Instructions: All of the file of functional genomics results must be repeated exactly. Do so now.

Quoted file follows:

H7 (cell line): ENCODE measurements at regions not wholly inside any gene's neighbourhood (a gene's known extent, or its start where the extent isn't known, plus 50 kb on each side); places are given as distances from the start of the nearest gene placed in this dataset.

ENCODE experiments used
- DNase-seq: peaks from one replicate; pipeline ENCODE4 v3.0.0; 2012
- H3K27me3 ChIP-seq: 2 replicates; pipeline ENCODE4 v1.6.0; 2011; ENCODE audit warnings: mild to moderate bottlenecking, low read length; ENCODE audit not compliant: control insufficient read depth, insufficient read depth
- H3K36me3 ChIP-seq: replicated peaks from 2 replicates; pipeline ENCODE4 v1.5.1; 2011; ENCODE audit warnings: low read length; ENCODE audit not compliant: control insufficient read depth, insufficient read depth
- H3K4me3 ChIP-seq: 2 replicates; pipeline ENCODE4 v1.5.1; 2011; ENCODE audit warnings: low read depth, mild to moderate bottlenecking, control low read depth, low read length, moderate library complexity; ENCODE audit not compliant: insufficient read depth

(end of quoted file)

H7 (cell line): ENCODE measurements at regions not wholly inside any gene's neighbourhood (a gene's known extent, or its start where the extent isn't known, plus 50 kb on each side); places are given as distances from the start of the nearest gene placed in this dataset.

ENCODE experiments used
- DNase-seq: peaks from one replicate; pipeline ENCODE4 v3.0.0; 2012
- H3K27me3 ChIP-seq: 2 replicates; pipeline ENCODE4 v1.6.0; 2011; ENCODE audit warnings: mild to moderate bottlenecking, low read length; ENCODE audit not compliant: control insufficient read depth, insufficient read depth
- H3K36me3 ChIP-seq: replicated peaks from 2 replicates; pipeline ENCODE4 v1.5.1; 2011; ENCODE audit warnings: low read length; ENCODE audit not compliant: control insufficient read depth, insufficient read depth
- H3K4me3 ChIP-seq: 2 replicates; pipeline ENCODE4 v1.5.1; 2011; ENCODE audit warnings: low read depth, mild to moderate bottlenecking, control low read depth, low read length, moderate library complexity; ENCODE audit not compliant: insufficient read depth